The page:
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Setting Up a Shared VPC with a Kubernetes Cluster

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Duration1h 15m


Please note: this course has been replaced with an updated version which can be found here.


This course guides you through the key steps to configure a Google Cloud Platform virtual private cloud (VPC), which allows you to connect your GCP services with one another securely.

After a brief introduction, the course begins with how to set up and configure VPCs, including VPC peering and shared VPC. You'll learn how to configure routes, set up cloud NAT (network address translation), and configure VPC-native clusters in Kubernetes, before rounding off the course by looking at VPC firewalls. The topics in this course are accompanied by demonstrations on the platform in order to show you how these concepts apply to real-world scenarios.

If you have any feedback, questions, or queries relating to this course, please feel free to contact us at support@cloudacademy.com.

Learning Objectives

  • Configure Google Cloud Platform VPC resources
  • Configure VPC peering and API access
  • Create shared VPCs
  • Configure internal static and dynamic routing, as well as NAT
  • Configure and maintain Google Kubernetes Engine clusters
  • Configure and maintain VPC firewalls

Intended Audience

This course is intended for:

  • Individuals who want to learn more about Google Cloud networking, who may also have a background in cloud networking with other public cloud providers
  • Individuals who simply want to widen their knowledge of cloud technology in general


To get the most from this course, you should already have experience in public cloud and networking as well as an understanding of GCP architecture.


Okay, for this section we're gonna talk about setting up a shared VPC with a Kubernetes cluster. So before we start setting that configuration up, the first thing we wanna do is we're gonna go ahead and create another VPC. And I'm naming this one "shared-kube-vpc".

I'm gonna have the address range here. Also, go ahead and make another address range. I'll just go ahead. And as you can see here, it has to be the lowest number in the range. So, in RFC 19-18 range. So I wanna use We're also gonna allow private Google access which will allow you to communicate with other Google services without using external IP address. And then we'll also turn on the flow logs to give you all the logs necessary.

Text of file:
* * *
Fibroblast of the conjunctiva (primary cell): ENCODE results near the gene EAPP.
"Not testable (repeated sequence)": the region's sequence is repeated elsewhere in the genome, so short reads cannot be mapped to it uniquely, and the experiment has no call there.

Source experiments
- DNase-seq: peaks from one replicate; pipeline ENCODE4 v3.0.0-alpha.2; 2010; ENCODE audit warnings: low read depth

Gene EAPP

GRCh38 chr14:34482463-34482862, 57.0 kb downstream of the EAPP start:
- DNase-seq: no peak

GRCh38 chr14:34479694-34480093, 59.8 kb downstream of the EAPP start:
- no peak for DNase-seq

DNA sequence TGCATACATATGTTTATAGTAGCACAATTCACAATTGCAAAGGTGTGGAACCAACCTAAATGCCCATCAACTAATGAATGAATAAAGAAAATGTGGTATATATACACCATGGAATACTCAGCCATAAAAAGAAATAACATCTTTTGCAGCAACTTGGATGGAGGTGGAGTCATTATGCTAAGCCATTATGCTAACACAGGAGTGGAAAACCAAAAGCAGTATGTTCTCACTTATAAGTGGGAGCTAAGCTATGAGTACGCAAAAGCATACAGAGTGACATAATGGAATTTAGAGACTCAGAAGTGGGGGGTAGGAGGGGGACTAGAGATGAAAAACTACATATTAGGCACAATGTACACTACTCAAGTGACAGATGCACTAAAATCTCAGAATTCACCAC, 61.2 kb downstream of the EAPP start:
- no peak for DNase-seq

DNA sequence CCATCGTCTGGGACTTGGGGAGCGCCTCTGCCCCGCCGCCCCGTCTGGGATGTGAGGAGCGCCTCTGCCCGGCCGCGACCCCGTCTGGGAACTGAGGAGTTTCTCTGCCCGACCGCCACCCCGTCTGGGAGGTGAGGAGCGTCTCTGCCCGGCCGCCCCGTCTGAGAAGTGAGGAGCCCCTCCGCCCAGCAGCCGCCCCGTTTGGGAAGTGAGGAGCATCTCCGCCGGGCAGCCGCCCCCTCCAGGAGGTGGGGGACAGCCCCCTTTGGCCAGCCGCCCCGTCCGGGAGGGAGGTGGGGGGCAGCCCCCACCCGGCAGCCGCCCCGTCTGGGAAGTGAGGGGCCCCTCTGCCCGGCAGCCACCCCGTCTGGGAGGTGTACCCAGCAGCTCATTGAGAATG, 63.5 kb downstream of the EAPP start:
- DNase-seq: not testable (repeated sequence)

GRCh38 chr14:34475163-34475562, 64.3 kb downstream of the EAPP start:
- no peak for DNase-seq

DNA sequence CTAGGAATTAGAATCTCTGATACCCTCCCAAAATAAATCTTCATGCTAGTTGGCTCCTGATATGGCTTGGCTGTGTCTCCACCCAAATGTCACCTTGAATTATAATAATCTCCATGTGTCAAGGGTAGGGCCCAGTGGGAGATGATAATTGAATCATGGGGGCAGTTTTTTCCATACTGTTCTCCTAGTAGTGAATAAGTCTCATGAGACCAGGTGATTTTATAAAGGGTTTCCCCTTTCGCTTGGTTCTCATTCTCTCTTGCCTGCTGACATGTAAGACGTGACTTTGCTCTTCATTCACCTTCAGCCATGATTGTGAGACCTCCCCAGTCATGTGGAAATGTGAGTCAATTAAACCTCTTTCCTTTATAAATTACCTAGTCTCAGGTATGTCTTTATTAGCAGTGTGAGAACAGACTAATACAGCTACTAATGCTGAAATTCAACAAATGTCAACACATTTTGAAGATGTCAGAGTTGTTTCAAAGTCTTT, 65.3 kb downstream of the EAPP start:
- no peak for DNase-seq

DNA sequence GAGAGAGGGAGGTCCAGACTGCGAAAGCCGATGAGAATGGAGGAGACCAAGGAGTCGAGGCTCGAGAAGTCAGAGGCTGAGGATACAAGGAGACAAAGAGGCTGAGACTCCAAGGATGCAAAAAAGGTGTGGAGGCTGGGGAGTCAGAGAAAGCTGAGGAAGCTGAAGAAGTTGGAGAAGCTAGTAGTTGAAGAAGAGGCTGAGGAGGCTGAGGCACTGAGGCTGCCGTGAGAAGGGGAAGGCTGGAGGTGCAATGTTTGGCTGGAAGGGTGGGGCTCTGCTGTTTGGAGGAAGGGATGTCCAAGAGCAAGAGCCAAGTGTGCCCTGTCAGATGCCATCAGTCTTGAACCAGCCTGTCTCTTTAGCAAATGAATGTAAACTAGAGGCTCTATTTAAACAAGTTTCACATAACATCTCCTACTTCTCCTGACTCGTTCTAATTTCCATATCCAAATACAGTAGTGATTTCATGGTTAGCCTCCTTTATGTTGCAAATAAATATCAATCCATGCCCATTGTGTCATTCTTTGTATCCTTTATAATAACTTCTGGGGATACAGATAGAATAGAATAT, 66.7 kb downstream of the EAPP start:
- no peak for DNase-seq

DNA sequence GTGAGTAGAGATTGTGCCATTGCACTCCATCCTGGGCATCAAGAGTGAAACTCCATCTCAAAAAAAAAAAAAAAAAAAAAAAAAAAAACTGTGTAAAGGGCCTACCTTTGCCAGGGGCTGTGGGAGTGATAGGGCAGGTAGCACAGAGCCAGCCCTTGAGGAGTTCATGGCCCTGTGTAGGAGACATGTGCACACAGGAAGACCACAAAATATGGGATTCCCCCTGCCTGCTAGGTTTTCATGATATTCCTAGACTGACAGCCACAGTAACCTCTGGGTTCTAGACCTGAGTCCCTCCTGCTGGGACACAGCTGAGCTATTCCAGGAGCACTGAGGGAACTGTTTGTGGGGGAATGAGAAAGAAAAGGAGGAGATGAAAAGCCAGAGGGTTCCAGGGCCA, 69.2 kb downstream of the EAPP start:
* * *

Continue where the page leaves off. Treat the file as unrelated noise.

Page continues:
So we're gonna go ahead and create that, and we'll be right back. Okay, at this point we see the new VPC has been created, you see the region and zone we've chosen along with the IP ranges we selected earlier.

Okay, so we've gone ahead and done, we've deleted the default network so that we can set up a shared VPC, with all subnet permissions enabled, so this project-level permissions. So what that does is that anything in the future that's created, all of the new subnets in the future will have access, will be granted access to the shared VPC, to the connected service projects rather.

So from that standpoint, we're gonna go into that learn sandbox project. And then when we click on network share to my project, you're gonna see that new "shared-kube-vpc" we created. And then now we're gonna go ahead and create a new cluster.

Now when we create this cluster, I'll just call it "your-first-cluster-5". We'll put it in east b. And when we go ahead do this, at the bottom we're gonna go ahead click the drop-down to expand all the different options. And then you're gonna see an option under VPC native that says "Network shared with me". And when we click on that, you're gonna see that that "shared-kube-vpc" is the one that we can select.

So from this standpoint, all those ranges that have been shared out can be used for this Kubernetes cluster. And then there's more options underneath here in regards to network security from a private cluster, if you master. There's a whole lot of other options down here, I won't go too deep into it on this section. But, they kinda give me an idea, once we have that created, you'll be all set and you'll have your own shared VPC range with the Kubernetes cluster.

About the Author

Mark has many years of experience working with Google Cloud Platform and also holds eight GCP certifications.